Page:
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   Foundation Performance

   Houston, Texas

   Webmaster:  Molly Fischer

Wednesday, May 9, 2007


Wetland Workshop

Speaker: Glenn Weitknecht with U.S. Army Corps of Engineers, Galveston, TX, Tel. 409-766-3198


To a room of about 60 attendees, Glenn Weitknecht, Project Manager, Compliance Section of the U.S. Army Corps of Engineers, holding a BS in Organismal Biology from Kutztown University, gave a presentation entitled, "Wetland Workshop".

Mr. Weitknecht's presentation was intended to make the attendees aware of the Corps of Engineers' permitting program, providing resources available to help individuals navigate the somewhat complex permit process as efficiently as possible. You must have three components to have a wetland: Water + Soil + Plants. The first step is, "If you don't know if your project is a wetland, ask the Corps for a Determination Letter." The Determination Letter is free and usually takes 3-4 months to obtain. He urged the person asking the question to keep the Determination Letter if the Corps approves the site for construction as the Corps will stand by it even if they made an error. If the Determination is a "yes", the applicant will need to get a Delineation (to show the limits of the wetland) using a 3rd party consultant before a permit can be obtained.

Mr. Weitknecht said that if the Corps determines that you do have a wetland on your site, you can get your taxes reduced and it is okay to mow the property. But if you want to fill the wetland area you will need to apply for a permit, which can take 1-4 months, depending on the type. When applying for a permit to fill a wetland, the Corps will want you try to avoid building there, or at least minimize the building in the wetland portion. If that is not feasible, they will require that you build wetlands elsewhere or contribute funds to a "Wetland Bank" that will be used to create wetlands in the future.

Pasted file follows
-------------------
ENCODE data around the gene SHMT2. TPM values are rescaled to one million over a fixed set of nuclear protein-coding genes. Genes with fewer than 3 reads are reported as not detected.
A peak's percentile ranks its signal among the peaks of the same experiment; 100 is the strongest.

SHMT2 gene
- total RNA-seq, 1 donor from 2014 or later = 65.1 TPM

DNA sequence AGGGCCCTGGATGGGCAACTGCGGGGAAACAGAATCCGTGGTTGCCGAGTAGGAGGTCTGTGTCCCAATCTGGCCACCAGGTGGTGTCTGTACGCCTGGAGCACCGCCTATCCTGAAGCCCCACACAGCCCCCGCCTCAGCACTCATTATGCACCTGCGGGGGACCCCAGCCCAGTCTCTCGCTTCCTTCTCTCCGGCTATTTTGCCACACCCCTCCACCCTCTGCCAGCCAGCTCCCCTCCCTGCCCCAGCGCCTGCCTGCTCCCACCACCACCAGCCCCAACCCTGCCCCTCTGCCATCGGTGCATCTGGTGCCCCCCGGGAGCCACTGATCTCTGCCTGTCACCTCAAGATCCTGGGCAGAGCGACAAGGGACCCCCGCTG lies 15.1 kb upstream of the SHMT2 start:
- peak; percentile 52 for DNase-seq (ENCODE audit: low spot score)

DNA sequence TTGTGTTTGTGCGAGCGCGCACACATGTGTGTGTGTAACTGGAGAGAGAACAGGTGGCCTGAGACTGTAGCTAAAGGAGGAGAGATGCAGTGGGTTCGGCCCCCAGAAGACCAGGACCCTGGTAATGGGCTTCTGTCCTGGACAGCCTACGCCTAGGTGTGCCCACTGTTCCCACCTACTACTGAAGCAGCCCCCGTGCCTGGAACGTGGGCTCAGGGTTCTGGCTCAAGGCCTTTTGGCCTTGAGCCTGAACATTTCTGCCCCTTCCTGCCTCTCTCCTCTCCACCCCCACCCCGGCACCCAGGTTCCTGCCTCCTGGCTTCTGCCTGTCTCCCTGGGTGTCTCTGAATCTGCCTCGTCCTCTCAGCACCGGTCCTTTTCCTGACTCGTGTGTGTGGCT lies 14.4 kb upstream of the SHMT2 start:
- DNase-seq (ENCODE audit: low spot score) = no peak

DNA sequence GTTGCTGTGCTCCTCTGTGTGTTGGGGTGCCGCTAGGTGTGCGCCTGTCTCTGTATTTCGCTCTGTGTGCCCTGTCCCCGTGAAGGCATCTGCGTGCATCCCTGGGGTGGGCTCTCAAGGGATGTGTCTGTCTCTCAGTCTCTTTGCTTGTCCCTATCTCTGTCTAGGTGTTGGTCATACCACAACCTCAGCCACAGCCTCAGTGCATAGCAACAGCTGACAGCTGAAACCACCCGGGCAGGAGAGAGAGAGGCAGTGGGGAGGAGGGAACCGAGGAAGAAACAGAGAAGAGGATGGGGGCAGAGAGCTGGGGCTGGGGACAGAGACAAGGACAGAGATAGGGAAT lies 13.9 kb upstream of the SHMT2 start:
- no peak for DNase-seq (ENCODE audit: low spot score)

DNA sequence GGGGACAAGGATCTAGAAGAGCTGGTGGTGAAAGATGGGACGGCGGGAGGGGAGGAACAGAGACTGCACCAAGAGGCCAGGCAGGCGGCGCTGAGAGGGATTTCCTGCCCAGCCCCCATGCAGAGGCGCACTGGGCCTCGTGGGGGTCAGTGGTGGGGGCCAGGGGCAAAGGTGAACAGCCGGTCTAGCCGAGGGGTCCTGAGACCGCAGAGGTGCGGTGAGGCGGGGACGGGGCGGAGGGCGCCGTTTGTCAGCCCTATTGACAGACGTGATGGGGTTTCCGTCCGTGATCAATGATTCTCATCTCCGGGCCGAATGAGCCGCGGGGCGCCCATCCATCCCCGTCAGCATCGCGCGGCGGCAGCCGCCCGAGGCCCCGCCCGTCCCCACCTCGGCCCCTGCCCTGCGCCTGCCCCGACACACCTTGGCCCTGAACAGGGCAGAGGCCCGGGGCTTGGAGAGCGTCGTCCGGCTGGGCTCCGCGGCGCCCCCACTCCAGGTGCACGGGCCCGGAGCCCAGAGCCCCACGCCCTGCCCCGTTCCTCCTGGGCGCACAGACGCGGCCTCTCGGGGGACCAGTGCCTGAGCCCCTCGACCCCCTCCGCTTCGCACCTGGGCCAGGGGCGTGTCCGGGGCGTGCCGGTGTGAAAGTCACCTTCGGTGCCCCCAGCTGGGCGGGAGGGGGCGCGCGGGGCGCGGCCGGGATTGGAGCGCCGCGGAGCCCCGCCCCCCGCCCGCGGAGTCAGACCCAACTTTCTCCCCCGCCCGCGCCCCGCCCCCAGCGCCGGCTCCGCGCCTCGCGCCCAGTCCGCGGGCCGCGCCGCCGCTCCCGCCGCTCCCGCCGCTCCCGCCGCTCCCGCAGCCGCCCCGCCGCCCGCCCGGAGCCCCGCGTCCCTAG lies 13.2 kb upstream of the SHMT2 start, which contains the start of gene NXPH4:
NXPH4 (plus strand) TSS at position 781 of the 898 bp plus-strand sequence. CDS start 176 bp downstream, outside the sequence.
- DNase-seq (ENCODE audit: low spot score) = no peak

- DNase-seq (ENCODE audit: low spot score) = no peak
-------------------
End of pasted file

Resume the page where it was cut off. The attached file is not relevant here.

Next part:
Mr. Weitknecht also discussed enforcement, saying the Corps will hold both the property owner and the contractor (usually the dirt work contractor) liable for constructing on a wetland without a permit. Sometimes the Corps will turn its enforcement cases over to the EPA who can better handle the litigation that may occur. Also, the violator may be imprisoned if found to be flagrant. A flagrant violator is defined as one that has had at least one determination letter of a potential wetland site from the Corps.

Mr. Weitknecht summarized the following tools that his section uses to ensure compliance:

  • Cease & Desist Orders
  • Voluntary Restoration
  • Voluntary Settlement Agreement
  • Upon review, allowing violator to apply for an "After-the-fact" permit (permit decision may or may not be favorable)
  • Cases referred to Department of Justice
  • Cases referred to Environmental Protection Agency (usually a fine involved)

For a copy of Mr. Weiknecht's slide presentation, click here.

For a copy of the handout prepared by Mr. Weiknecht detailing the Corps' jurisdiction, along with useful websites, click here.


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4:00 PM to 5:00 PM Workshop
5:30 PM to 6:30 PM Presentation
Last Meeting - Workshop
October 10, 2018
4:00 pm - 5:00 pm
Last Meeting - Presentation
October 10, 2018
5:00 pm - 6:30 pm